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I mow the dandelion flowers down and I've also seen deer stroll through my yard selectively sucking up the flowers. But I still have dandelions. Especially this time of year--the plant is flatter, the flower stems not as long, and nothing else in the yard is worth bothering to mow yet. I read somewhere that pulling them doesn't do a whole lot of good because the root breaks off below the surface of the ground and more plants can re-grow from the root.
They're the real life version of the mythical Hydra**
If they weren't so common though, I think people would love dandelions. Pretty yellow flowers...just dead-head them before they set seeds and you could have a garden that blooms all summer. They'll take harsh conditions, and there's no need to re-plant the following year.
Dandelion research--Dandelion roots can be as long as 15 feet in ideal conditions. When you cut any of the root off, fragments as small as 1-inch long left in the ground easily grow into a new dandelion plant. You may remove the plant temporarily, but it returns quickly within a few days or weeks, depending on environmental conditions.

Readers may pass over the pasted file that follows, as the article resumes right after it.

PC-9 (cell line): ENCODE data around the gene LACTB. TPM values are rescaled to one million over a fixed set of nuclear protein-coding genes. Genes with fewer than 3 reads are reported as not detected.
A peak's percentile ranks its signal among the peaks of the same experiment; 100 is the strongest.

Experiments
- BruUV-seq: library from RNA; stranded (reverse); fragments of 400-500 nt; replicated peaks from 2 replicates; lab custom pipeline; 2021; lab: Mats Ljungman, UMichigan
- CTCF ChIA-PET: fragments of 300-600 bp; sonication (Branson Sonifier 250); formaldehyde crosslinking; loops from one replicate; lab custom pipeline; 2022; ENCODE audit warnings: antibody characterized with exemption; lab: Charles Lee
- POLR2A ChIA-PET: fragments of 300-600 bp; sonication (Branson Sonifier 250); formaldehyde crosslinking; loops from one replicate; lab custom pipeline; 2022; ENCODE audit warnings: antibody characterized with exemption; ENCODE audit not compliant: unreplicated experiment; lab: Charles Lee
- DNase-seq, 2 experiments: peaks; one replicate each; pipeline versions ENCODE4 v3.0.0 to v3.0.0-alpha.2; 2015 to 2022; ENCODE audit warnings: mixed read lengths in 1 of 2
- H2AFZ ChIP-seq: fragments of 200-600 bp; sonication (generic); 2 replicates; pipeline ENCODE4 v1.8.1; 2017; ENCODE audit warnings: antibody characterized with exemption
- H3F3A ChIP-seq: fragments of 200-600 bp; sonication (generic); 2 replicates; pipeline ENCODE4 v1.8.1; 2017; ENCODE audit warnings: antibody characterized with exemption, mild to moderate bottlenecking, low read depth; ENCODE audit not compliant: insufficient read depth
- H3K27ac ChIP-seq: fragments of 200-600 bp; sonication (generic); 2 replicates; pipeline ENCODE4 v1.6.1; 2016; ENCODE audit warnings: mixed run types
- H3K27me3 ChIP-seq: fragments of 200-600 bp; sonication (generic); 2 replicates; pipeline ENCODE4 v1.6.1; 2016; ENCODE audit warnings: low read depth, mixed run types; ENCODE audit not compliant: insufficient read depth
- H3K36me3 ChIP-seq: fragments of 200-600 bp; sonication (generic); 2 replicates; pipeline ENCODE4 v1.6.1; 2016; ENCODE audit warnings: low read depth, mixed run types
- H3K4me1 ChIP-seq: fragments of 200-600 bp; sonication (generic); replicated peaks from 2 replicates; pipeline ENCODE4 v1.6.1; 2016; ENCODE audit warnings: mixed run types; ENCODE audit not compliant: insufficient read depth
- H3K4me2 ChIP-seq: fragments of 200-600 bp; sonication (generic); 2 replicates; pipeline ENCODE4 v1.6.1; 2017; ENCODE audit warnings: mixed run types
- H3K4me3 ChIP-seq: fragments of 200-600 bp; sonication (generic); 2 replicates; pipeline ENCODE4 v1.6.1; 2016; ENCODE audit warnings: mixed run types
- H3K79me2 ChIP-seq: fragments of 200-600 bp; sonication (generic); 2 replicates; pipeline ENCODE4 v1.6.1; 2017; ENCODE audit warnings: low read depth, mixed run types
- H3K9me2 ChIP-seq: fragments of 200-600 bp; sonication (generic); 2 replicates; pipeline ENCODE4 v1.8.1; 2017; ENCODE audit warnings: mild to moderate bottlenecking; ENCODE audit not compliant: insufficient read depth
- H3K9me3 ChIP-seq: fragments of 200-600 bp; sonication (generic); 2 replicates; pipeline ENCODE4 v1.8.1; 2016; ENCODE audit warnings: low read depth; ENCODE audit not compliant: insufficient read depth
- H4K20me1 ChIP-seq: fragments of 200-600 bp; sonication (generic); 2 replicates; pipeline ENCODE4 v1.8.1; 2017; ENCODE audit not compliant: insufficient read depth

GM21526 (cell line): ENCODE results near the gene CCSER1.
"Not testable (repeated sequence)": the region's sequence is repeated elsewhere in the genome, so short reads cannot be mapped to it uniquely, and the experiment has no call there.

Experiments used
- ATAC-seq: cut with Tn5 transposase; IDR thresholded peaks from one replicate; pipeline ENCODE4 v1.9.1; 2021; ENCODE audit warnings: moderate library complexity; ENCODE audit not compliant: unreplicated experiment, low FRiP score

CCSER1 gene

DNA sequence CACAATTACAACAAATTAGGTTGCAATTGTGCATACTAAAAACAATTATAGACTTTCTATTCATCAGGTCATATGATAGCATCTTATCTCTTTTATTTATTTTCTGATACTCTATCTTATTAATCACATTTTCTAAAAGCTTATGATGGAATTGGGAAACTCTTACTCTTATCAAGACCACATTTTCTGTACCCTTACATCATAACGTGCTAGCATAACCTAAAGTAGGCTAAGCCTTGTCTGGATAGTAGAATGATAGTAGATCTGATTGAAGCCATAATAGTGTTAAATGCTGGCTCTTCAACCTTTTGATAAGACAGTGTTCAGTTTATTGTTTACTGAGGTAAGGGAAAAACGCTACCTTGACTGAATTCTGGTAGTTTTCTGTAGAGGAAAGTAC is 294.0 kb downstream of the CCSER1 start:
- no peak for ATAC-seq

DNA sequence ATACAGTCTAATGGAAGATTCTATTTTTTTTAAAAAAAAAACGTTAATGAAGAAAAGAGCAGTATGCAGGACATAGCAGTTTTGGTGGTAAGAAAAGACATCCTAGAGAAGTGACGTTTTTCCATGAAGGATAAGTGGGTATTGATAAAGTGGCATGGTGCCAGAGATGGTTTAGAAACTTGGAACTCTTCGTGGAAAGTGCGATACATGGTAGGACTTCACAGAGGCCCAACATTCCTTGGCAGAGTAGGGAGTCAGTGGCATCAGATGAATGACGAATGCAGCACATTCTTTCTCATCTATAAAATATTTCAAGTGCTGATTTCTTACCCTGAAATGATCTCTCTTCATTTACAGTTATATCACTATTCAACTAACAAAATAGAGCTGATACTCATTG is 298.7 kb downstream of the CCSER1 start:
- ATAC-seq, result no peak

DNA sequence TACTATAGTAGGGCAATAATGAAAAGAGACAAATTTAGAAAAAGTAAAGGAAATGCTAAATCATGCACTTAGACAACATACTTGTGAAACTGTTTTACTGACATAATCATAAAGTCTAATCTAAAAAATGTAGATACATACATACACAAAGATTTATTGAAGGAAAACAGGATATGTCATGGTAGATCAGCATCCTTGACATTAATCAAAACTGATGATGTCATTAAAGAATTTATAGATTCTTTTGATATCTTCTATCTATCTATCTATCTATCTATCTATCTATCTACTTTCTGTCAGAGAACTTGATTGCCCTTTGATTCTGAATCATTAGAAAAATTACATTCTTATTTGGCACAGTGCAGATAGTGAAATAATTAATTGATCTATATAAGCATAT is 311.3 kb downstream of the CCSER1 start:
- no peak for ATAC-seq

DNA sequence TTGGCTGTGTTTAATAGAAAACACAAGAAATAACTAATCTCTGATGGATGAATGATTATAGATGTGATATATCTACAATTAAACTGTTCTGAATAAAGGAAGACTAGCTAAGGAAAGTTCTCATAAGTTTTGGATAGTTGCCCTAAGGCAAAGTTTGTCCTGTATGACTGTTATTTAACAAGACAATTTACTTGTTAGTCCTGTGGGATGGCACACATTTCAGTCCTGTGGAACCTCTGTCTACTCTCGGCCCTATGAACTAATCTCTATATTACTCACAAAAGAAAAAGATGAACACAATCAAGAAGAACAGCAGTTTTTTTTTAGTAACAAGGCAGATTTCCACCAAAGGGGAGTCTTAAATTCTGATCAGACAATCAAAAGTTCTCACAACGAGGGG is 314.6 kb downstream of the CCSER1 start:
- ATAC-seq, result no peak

** "The Hydra had poisonous breath and blood so virulent that even its scent was deadly. It possessed many heads, the exact number of which varies according to the source. Later versions of the Hydra story add a regeneration feature to the monster: for every head chopped off, the Hydra would regrow two heads." Wikipedia
Hauled branches off to the local rock/tree and yard slash dump this morning (I think they make mulch out of the plant matter and sell it) On Saturdays, they do a care and share thing. Bring a few cans of food and you can dump your yard stuff free. (They don't take garbage, painted wood, etc.)
Anyway, since this weekend is the first after our branch-breaking heavy snow, I figured there'd be a line, and timed it so I would get there a touch before they opened at eight. But there was already a line of at least twenty pickups with trailers and full beds in both directions from the street entrance in front of me, lots more cars actually inside the yard waiting in line and unloading, and more stretching way out into the distance behind me. There were also some poor ordinary cars who were just out for a drive and didn't know the two-lane road (with no-passing stripes) would be backed up. I saw them U-turning behind me. At least the place was set up and staffed for quick turnarounds...but I still had to wait about 45 minutes to get in and unload.
Last edited by melbrod; 05-25-2019 at 11:39 AM.